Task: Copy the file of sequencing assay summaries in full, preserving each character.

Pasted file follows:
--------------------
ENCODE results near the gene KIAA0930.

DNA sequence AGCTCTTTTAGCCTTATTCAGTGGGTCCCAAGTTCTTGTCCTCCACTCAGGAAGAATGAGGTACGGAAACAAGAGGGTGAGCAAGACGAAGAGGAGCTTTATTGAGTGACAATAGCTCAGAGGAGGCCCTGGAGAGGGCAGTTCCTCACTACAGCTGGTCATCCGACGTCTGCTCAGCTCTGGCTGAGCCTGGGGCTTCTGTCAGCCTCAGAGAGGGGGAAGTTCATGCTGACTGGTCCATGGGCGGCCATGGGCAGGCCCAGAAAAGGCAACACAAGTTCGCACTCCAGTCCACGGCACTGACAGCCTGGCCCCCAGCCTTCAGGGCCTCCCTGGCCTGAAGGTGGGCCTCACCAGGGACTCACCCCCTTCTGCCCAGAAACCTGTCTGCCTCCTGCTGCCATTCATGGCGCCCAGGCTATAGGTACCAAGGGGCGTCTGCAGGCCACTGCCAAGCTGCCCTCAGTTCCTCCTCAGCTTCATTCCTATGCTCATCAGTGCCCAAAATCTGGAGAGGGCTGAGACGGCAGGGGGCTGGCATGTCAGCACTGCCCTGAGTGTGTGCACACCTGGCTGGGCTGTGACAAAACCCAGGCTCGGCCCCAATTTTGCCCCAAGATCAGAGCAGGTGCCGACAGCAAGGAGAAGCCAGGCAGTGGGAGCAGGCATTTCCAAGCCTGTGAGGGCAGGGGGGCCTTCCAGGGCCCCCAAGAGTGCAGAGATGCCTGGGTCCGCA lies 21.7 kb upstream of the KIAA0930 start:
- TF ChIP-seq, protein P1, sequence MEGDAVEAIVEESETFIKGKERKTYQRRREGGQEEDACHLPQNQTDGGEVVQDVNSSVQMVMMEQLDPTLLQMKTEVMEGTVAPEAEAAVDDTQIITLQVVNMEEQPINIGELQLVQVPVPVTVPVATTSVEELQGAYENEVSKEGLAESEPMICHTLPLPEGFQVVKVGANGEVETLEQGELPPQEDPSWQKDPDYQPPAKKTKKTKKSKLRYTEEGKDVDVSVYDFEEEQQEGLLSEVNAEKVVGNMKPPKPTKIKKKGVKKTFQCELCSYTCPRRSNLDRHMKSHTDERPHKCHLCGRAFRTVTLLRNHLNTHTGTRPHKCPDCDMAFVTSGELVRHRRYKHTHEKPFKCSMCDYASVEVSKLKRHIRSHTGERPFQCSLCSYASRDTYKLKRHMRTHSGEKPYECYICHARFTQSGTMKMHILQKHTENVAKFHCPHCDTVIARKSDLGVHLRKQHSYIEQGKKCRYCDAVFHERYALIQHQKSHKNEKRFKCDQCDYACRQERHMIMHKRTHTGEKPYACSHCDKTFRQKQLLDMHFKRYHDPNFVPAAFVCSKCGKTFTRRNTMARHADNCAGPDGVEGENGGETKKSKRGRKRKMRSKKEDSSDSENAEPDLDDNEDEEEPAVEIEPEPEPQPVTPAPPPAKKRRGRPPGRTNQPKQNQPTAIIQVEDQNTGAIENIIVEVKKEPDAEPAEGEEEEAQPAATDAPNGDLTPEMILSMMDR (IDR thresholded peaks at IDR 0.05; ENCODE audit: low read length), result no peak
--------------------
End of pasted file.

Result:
ENCODE results near the gene KIAA0930.

DNA sequence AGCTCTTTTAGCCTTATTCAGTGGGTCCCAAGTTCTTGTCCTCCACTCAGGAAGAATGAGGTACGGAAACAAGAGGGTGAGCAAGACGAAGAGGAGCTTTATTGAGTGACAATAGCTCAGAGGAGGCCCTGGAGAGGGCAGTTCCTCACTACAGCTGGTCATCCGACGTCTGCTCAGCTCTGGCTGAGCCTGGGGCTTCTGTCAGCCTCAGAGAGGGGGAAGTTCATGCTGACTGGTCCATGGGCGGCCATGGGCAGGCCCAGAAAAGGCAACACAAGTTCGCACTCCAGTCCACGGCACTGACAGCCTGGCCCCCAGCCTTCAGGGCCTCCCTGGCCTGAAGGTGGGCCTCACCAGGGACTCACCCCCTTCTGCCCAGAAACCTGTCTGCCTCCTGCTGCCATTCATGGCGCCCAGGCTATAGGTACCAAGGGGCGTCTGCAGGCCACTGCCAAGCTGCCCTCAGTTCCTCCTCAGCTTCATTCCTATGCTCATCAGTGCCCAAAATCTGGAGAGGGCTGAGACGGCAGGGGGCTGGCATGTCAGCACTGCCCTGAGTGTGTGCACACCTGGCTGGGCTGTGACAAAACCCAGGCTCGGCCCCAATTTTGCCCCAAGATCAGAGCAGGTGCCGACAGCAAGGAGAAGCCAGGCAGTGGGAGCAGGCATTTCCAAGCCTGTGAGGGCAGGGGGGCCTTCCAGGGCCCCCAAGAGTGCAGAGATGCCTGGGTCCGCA lies 21.7 kb upstream of the KIAA0930 start:
- TF ChIP-seq, protein P1, sequence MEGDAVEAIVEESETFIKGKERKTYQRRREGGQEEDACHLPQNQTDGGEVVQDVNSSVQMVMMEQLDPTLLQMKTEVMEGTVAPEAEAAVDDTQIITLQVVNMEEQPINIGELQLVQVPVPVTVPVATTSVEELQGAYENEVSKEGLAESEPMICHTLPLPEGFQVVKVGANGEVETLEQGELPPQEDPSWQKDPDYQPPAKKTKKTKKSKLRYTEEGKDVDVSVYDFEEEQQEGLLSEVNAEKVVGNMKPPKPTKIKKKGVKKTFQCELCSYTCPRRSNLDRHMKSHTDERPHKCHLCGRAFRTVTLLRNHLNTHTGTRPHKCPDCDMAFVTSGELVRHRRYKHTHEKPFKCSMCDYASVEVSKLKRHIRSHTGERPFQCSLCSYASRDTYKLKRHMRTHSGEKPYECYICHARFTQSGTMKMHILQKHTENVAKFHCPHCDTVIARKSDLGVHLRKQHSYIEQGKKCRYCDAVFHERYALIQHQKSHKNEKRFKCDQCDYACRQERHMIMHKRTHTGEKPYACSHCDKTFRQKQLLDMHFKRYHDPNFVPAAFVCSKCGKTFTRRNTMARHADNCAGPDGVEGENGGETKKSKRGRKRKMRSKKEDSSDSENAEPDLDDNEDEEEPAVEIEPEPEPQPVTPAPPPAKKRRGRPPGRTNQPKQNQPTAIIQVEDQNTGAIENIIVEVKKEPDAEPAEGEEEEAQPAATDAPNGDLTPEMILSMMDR (IDR thresholded peaks at IDR 0.05; ENCODE audit: low read length), result no peak